Okay, this is beginning to feel like shooting ducks in a barrel, but have I mentioned that history's first Abstinence Only Vampire Romance -- Twilight, in theaters now! -- really sucks?
Yeah, yeah, I know it's "a full-blown pop culture phenomenon" (Gina McIntyre, Los Angeles Times), and that unless I want to suffer serious status loss I have to "see it over and over again" (Earl Dittman, Wireless Magazines). Of course, I only know all that from reading the Twilight ad in today's New York Times over breakfast, but never mind. In any case, though, Twilight still sucks; about the best you can say for it (thank you, David Edelstein) is that it's a Tiger Beat version of Twin Peaks, with all that entails, and god help us when the three or four sequels currently in the pipeline finally arrive.
That said, I'd be remiss if I didn't now sing the praises of an unjustly obscure vampire movie that's simultaneously cheesier (okay, there's no High School prom sequence, but still) and a lot more interesting than Twilight. I refer, of course, to the 1959 Universal classic Curse of the Undead, a/k/a history's first Cowboys Versus Vampires Romance.
Young (and no doubt innocent) women in a small Western town are dying one by one of an unknown malady involving massive blood loss. The Carter family's ranch is being terrorized by ruthless land baron Buffer (Bruce Gordon). And a mysterious black-clad gunfighter (Michael Pate) with an aversion to sunlight has just arrived in town. Turns out he's the vampire scion of old Spanish nobility who used to own the land, and it's up to the local preacher (Eric Fleming) to keep him from wreaking unholy revenge on the descendents of those who wronged him a century before. There's lots of talk about the nature of evil, a nice barroom brawl, an obligatory spooky crypt scene, and the whole thing eventually climaxes with a variation on the classic western shootout -- the preacher guns down the man in black with a silver bullet to the heart and he crumbles to dust in front of God and everybody.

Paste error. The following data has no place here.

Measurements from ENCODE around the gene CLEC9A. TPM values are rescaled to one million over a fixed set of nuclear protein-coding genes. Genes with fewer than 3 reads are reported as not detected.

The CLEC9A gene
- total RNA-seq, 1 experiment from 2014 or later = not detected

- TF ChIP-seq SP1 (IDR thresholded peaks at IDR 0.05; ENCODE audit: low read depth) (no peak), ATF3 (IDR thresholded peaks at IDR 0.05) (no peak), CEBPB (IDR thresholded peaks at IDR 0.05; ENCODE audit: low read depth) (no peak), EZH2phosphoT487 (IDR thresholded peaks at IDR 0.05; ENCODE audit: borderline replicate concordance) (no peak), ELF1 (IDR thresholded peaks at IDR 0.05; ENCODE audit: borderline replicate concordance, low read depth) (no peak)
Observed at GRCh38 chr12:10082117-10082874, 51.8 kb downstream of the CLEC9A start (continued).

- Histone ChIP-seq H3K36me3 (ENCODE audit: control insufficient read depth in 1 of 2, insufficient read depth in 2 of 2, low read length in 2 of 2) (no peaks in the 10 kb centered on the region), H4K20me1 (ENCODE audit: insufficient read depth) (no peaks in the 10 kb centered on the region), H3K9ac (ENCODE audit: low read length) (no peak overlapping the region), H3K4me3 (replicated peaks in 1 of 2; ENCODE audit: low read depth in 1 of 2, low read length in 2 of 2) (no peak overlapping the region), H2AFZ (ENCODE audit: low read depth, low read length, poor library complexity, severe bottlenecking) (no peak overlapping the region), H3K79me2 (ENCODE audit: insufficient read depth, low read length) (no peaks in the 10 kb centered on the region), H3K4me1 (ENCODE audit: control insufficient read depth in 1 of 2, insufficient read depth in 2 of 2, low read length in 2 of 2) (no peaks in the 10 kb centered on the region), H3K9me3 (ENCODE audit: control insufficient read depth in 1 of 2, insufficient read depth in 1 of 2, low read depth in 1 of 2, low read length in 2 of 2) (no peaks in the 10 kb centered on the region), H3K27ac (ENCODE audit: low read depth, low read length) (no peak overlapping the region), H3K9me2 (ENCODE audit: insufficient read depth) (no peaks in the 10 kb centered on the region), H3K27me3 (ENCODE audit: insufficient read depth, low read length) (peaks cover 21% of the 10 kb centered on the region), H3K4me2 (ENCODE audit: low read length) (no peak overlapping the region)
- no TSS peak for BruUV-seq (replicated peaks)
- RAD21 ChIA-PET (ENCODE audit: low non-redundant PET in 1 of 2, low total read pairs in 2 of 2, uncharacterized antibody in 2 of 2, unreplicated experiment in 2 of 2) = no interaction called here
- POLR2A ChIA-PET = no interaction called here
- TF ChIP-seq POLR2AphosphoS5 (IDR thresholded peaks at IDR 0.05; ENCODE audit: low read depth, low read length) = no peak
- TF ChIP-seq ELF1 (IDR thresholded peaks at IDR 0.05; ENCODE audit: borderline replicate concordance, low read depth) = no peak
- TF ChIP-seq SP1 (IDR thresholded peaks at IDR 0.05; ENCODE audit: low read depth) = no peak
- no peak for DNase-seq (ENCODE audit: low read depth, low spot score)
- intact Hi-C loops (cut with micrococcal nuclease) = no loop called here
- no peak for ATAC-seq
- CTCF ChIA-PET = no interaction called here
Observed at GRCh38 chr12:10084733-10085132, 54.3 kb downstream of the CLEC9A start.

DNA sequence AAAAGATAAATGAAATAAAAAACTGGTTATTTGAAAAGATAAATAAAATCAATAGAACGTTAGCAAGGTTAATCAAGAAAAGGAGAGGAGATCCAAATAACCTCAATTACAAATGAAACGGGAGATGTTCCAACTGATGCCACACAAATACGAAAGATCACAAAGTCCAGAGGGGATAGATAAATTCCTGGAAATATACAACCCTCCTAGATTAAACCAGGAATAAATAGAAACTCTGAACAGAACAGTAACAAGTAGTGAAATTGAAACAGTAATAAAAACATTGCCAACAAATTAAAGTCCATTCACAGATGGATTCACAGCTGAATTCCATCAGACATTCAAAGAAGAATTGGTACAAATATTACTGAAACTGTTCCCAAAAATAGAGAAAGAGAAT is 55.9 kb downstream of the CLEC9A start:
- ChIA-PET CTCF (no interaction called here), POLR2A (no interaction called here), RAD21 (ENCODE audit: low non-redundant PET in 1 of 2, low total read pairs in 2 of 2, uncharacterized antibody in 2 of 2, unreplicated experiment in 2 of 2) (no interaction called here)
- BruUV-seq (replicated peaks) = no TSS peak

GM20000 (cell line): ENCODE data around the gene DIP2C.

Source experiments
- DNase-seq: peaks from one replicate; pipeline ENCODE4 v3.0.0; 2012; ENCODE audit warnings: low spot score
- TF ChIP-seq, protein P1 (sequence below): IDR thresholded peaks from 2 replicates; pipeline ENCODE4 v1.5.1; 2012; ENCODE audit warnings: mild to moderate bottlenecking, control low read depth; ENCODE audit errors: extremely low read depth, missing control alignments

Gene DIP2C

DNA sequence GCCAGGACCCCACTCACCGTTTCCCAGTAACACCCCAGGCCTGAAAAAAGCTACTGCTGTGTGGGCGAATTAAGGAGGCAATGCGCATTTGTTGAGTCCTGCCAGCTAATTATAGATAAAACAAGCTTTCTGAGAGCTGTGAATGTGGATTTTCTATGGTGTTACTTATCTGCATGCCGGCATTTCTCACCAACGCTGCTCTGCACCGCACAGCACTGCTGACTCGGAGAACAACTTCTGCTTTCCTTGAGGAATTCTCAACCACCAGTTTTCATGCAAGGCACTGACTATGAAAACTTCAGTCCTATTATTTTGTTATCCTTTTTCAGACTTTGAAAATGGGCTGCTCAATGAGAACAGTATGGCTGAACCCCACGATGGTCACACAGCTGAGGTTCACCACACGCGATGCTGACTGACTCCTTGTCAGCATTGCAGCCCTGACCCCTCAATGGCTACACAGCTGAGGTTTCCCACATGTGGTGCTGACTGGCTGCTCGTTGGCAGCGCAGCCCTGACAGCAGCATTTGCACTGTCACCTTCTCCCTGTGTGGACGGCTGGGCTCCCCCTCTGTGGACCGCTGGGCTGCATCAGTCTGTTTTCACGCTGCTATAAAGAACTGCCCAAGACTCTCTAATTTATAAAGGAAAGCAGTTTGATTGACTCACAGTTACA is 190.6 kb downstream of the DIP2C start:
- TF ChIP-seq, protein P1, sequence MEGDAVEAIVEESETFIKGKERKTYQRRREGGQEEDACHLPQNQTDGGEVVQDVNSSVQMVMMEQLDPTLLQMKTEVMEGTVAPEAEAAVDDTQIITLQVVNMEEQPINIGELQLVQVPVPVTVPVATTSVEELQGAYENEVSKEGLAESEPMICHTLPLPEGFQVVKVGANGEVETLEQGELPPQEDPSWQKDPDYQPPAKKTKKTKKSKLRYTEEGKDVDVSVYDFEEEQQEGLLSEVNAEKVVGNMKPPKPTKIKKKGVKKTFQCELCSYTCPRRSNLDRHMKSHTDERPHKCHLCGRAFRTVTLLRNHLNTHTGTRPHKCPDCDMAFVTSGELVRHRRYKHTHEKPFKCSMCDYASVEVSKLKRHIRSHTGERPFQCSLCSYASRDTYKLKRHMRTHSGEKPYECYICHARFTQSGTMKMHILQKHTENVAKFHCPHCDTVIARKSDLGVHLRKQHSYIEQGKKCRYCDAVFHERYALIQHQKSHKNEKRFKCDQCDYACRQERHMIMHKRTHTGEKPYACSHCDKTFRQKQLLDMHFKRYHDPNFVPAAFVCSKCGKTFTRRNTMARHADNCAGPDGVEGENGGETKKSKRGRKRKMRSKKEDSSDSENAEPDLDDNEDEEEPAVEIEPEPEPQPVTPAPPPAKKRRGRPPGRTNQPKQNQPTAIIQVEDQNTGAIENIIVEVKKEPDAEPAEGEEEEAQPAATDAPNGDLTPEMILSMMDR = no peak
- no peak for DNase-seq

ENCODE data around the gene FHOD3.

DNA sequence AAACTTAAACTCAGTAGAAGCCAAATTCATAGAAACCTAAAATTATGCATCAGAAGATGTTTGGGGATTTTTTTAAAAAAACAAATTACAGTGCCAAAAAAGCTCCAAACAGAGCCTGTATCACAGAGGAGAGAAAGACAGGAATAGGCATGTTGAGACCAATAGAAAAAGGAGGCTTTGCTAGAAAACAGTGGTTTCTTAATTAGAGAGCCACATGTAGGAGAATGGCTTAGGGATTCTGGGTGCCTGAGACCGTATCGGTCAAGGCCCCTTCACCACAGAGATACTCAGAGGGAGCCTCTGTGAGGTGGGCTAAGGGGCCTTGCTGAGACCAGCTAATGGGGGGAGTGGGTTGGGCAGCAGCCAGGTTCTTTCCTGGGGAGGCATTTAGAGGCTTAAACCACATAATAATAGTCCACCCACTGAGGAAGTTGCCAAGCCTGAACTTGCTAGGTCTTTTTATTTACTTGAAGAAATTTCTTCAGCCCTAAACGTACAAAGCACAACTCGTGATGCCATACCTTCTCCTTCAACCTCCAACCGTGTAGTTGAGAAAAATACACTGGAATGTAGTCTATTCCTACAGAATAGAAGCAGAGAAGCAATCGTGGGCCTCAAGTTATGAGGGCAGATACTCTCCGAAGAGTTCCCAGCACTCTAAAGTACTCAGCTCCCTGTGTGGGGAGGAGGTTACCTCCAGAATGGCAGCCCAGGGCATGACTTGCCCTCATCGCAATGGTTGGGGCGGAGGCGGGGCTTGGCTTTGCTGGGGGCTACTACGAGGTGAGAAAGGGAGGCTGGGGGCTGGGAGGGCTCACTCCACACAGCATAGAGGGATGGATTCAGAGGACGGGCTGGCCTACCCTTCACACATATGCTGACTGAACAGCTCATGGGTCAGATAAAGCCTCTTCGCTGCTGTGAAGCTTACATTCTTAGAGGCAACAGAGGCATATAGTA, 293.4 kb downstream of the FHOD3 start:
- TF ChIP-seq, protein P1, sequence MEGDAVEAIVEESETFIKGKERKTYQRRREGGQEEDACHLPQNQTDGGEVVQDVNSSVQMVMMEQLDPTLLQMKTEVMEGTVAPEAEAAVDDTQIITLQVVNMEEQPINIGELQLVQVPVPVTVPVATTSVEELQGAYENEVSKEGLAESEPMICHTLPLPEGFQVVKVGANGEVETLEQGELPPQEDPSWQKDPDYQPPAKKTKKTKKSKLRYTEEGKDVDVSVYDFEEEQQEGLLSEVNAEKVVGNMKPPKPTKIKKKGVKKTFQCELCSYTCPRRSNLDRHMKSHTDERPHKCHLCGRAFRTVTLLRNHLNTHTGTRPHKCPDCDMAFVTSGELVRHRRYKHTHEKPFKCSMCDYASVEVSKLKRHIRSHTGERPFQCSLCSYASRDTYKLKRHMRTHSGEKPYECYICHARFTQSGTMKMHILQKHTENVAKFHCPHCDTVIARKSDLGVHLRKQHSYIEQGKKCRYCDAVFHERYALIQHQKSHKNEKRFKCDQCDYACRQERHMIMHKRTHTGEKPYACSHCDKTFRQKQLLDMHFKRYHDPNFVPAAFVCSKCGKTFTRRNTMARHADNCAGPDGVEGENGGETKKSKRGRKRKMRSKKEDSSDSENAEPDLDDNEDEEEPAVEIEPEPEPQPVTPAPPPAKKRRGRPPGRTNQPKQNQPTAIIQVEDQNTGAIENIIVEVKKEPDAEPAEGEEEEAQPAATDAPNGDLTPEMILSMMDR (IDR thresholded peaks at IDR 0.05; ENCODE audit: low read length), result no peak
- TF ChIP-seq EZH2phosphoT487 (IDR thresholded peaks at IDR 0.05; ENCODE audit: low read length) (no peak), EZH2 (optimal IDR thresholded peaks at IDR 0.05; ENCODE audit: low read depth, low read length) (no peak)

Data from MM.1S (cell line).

The casting here is a lot of the fun, including veteran heavy Gordon (Frank Nitti on The Untouchables), John Hoyt (the ship's doctor on the original Star Trek pilot) and Edward Binns (who if there had been any justice would have played Judge Sirica in a movie about Watergate). Handsome stiff (!) Fleming, of course, was a familiar TV presence from countless seasons of Rawhide opposite the young Clint Eastwood. But the real reason to see Curse of the Undead , apart from it's nifty low-budget Gothic ambience and originality, is -- and this is hardly a surprise -- the late Michael Pate as the tragic bloodsucker.
A brooding Australian actor with lots of interesting credits -- in 1979 he wrote and directed the highly acclaimed Tim starring Piper Laurie and the young Mel Gibson -- Pate strikes just the right Byronic note throughout his performance, with a mix of sex appeal and menace that transcends the film's B-movie backlot origins. Alas, it doesn't seem to be on DVD at the moment, but you can order a very good quality VHS version here.
Oh, and by the way -- Twilight still really sucks.